Star trails over the Australian Outback

July 9th, 2012






Australian photographer Lincoln Harrison shot these awesome star trail photos over the Australian Outback. The photos are HDR composites to properly expose the foregrounds. The star trails appear circular because as our planet rotates around its axis every 24 hours, the visible stars in the sky rotate around the polar axis. Read more about how to shoot star trail photos.

Posted by on 07/9/12 in Photography

5 COMMENTS   »  Leave your Comment

  1. Steve says:

    Stunning photographs. Can you explain what they depict ?
    Why do the stars appear in a circular path?
    Beautiful!

  2. Shelby White says:

    Hey Steve, I’ve updated the post with a link about shooting star photos.

    To answer your question of why the stars are in a circular path, it’s because of the rotation of earth around its polar axis. The stars directly North and South of the axis will appear stationary. However, it’s really not the stars that are moving, it’s just Earth rotating.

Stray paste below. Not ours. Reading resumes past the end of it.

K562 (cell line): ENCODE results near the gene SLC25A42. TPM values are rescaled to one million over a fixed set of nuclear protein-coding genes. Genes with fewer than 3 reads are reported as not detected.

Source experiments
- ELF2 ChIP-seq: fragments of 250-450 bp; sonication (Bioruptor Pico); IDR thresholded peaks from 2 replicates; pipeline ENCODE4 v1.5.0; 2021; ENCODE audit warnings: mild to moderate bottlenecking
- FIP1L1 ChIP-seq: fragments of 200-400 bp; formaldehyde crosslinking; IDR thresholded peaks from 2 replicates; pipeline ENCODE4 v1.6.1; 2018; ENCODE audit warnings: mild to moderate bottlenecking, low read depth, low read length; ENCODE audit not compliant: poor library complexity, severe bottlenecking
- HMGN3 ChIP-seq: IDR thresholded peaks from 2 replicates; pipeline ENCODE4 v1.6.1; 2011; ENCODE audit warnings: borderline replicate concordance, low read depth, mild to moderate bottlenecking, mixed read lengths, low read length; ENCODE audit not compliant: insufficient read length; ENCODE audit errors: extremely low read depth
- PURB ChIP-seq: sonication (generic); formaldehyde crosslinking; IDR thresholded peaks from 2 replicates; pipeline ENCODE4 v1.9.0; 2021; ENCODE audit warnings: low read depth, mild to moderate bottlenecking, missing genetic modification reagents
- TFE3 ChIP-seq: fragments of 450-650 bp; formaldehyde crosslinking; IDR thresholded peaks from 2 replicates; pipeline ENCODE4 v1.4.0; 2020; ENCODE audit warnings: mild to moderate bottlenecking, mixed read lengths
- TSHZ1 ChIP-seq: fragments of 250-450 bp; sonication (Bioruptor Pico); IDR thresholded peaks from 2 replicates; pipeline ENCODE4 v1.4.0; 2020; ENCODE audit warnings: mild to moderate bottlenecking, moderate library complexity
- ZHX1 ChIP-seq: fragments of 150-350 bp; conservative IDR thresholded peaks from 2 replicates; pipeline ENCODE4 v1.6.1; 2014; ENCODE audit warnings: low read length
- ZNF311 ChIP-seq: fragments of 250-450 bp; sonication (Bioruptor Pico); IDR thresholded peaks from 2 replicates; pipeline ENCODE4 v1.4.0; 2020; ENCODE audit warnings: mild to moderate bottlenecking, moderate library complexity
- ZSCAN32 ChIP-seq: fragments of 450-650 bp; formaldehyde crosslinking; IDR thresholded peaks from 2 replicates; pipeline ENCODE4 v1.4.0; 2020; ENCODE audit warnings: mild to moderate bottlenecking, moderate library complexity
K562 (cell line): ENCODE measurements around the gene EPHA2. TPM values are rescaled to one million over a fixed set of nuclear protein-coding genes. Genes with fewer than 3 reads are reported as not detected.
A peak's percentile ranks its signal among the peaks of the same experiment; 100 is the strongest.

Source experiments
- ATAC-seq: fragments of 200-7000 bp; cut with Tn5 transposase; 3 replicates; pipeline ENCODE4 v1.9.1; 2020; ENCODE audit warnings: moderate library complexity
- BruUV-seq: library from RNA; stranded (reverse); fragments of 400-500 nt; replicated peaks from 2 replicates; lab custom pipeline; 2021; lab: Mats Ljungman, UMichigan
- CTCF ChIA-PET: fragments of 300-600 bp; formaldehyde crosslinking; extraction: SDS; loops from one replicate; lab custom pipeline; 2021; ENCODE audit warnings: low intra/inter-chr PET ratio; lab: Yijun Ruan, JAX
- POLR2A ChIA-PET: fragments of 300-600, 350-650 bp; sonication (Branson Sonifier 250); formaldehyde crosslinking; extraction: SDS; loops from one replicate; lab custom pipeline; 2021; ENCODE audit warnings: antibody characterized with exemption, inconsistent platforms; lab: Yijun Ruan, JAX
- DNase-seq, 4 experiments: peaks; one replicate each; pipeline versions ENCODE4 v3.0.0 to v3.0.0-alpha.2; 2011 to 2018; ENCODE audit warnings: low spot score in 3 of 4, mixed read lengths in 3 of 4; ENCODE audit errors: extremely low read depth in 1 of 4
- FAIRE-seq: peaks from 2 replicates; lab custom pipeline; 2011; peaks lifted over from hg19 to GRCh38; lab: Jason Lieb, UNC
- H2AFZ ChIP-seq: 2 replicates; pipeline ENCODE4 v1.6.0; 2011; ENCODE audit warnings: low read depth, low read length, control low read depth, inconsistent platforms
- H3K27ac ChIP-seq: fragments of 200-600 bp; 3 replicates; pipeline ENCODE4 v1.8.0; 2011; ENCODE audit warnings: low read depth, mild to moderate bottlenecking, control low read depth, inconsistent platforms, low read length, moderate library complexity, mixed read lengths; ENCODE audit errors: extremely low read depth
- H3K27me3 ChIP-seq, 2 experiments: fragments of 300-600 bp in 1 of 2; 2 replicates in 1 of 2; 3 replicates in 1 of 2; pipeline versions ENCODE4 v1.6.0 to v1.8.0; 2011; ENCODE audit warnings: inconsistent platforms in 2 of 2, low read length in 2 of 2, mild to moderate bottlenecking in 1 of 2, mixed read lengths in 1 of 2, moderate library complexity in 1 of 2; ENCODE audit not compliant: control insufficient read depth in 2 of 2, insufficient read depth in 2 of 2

3. Sue says:

    Steve, it’s a long time exposure as well, set on the camera. Shelby what does HDR mean? I’m barely using digital, still using some film… I’m really behind in technology

  4. Shelby White says:

    @Sue, HDR stands for High Dynamic Range, which is essentially the dynamic range between the lightest and darkest areas of an image.

    Here is more on the topic: http://en.wikipedia.org/wiki/High_dynamic_range_imaging

  5. lee jin su says:

    Oh~~~ my G…..O….D….. Great Work…wow…Beautiful Star…


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